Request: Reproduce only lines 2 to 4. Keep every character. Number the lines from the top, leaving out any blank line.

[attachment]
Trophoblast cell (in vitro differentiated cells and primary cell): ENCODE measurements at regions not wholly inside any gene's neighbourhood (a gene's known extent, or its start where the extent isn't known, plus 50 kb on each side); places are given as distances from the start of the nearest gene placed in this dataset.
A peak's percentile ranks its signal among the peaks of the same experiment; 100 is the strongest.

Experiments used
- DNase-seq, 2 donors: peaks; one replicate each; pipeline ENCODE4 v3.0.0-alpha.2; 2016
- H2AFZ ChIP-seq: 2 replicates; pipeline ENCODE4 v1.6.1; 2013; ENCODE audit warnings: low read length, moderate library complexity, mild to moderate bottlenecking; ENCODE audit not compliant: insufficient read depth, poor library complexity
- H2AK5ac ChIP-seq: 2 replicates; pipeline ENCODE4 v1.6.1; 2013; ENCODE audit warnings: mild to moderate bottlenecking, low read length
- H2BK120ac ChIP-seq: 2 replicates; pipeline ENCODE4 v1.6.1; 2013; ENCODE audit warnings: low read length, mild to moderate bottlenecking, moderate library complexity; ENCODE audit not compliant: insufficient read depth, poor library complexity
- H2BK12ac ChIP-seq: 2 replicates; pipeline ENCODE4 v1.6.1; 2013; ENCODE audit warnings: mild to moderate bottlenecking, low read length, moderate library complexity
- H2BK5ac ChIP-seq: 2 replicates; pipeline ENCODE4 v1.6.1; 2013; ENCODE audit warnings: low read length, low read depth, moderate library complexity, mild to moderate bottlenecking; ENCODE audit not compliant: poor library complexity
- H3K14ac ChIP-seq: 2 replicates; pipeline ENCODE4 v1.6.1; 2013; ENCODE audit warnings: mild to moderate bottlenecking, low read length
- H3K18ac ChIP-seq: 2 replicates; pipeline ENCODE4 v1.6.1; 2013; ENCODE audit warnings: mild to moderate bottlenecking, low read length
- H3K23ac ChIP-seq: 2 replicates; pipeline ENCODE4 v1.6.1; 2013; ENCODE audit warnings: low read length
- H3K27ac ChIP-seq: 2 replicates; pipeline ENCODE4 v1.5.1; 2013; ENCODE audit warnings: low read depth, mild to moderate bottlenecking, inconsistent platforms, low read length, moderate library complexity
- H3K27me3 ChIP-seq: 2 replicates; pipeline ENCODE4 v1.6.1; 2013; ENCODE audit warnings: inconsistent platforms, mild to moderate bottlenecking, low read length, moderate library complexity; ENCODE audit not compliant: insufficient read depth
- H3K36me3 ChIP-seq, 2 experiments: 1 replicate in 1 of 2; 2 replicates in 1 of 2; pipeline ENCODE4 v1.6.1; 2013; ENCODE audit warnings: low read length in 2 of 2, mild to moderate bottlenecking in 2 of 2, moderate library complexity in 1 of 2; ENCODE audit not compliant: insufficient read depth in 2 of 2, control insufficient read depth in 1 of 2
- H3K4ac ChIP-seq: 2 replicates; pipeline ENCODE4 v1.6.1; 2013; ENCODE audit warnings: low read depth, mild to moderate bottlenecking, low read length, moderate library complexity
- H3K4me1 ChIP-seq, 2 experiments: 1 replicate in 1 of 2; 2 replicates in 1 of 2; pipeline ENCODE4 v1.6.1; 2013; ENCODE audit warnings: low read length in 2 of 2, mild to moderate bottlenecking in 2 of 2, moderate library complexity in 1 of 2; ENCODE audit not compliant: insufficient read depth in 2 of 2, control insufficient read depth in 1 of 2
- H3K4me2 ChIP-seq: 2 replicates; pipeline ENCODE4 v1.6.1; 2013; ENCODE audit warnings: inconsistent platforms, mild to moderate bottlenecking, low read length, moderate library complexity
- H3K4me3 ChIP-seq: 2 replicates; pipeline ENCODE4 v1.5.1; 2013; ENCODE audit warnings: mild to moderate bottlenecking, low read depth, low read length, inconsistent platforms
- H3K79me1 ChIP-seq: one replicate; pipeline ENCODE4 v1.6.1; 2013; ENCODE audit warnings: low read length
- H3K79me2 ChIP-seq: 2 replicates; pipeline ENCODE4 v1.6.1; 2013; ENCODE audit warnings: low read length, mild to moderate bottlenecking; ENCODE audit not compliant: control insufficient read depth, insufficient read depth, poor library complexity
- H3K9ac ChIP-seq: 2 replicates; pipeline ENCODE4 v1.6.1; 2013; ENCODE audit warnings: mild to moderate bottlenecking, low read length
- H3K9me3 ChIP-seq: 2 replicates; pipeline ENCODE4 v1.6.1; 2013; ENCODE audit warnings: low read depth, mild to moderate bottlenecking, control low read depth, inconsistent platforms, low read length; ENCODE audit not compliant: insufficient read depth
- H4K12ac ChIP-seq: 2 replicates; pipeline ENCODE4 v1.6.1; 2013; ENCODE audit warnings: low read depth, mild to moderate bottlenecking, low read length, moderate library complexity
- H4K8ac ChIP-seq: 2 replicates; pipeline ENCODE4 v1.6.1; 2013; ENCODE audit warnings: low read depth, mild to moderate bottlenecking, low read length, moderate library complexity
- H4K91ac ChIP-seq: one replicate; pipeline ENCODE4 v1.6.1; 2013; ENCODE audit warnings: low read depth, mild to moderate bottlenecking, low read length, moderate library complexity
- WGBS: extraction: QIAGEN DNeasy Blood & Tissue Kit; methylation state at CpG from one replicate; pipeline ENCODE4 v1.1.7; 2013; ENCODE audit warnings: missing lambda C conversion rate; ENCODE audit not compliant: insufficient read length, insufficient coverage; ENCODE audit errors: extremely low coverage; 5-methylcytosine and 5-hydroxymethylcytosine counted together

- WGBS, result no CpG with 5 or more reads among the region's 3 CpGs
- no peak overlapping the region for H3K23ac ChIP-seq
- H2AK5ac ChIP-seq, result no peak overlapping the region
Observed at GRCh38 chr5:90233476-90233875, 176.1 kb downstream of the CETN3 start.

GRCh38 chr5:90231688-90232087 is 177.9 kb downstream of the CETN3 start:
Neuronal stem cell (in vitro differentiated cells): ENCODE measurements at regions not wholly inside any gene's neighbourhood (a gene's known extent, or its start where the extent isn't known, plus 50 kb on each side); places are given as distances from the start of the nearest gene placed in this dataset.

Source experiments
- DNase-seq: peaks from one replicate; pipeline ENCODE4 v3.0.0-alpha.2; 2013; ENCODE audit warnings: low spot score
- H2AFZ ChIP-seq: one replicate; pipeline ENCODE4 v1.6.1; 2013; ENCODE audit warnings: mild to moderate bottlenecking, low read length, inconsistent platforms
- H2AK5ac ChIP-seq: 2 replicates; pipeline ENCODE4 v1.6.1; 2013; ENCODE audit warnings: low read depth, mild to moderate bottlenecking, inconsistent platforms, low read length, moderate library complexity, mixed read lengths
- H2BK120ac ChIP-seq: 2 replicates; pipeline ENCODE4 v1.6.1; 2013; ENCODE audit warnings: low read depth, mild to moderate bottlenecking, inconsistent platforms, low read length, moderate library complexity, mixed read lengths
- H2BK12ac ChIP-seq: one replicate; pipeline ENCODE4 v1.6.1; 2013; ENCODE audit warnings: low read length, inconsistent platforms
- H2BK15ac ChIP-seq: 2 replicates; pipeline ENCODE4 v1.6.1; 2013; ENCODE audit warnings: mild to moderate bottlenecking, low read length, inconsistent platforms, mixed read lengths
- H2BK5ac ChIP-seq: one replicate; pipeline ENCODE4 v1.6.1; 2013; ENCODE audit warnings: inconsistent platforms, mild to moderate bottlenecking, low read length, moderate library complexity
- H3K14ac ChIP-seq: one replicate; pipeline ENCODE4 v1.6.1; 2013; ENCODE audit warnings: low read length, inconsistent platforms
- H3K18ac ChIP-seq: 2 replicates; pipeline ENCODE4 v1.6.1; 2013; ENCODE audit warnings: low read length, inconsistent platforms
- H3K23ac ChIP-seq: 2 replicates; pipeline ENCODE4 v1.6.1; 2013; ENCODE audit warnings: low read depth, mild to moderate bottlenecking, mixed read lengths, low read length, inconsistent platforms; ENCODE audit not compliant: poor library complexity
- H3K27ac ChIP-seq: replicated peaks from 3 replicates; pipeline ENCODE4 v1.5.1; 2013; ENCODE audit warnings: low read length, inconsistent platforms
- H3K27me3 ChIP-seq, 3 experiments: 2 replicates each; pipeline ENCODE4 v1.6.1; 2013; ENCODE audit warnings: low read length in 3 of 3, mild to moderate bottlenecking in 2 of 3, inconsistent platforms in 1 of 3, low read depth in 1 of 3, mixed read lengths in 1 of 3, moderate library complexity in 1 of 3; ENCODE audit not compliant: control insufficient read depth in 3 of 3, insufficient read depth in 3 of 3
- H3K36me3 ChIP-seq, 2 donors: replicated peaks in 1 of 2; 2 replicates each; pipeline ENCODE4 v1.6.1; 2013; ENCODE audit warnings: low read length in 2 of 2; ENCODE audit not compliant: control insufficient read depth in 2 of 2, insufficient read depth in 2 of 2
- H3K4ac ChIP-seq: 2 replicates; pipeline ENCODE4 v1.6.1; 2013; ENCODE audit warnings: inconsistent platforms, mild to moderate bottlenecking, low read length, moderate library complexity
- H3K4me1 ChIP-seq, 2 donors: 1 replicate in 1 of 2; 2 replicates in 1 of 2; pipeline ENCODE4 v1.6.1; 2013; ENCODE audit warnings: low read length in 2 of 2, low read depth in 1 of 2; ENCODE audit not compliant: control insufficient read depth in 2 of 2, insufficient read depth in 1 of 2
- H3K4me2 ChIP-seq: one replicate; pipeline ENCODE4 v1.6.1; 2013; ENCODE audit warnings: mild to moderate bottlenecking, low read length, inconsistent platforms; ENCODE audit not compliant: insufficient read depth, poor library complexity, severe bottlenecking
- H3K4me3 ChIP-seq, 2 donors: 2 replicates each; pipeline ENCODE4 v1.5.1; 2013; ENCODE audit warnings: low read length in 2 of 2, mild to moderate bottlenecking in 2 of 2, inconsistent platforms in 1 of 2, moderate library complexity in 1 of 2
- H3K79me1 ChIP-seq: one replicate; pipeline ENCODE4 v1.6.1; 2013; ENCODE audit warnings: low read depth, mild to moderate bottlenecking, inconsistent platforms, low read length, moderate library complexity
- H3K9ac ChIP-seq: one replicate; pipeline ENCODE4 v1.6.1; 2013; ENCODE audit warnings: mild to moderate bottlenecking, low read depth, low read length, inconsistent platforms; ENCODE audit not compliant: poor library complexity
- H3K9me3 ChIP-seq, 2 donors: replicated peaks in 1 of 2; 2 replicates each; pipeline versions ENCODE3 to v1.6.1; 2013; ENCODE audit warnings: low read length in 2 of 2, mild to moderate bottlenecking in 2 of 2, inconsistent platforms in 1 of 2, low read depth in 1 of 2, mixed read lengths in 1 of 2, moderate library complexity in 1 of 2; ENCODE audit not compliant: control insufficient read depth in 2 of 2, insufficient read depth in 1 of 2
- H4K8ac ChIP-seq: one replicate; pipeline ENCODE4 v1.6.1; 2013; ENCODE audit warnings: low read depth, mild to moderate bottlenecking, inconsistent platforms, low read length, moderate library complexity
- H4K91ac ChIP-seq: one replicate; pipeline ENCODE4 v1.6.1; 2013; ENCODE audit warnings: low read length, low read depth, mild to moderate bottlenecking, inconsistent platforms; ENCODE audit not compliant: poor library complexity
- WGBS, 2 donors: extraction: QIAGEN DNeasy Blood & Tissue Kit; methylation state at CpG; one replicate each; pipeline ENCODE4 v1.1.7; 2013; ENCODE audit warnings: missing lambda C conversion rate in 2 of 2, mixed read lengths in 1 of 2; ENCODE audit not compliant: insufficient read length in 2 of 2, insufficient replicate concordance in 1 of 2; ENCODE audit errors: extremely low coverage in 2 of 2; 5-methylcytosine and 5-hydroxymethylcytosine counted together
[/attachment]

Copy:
A peak's percentile ranks its signal among the peaks of the same experiment; 100 is the strongest.

Experiments used
- DNase-seq, 2 donors: peaks; one replicate each; pipeline ENCODE4 v3.0.0-alpha.2; 2016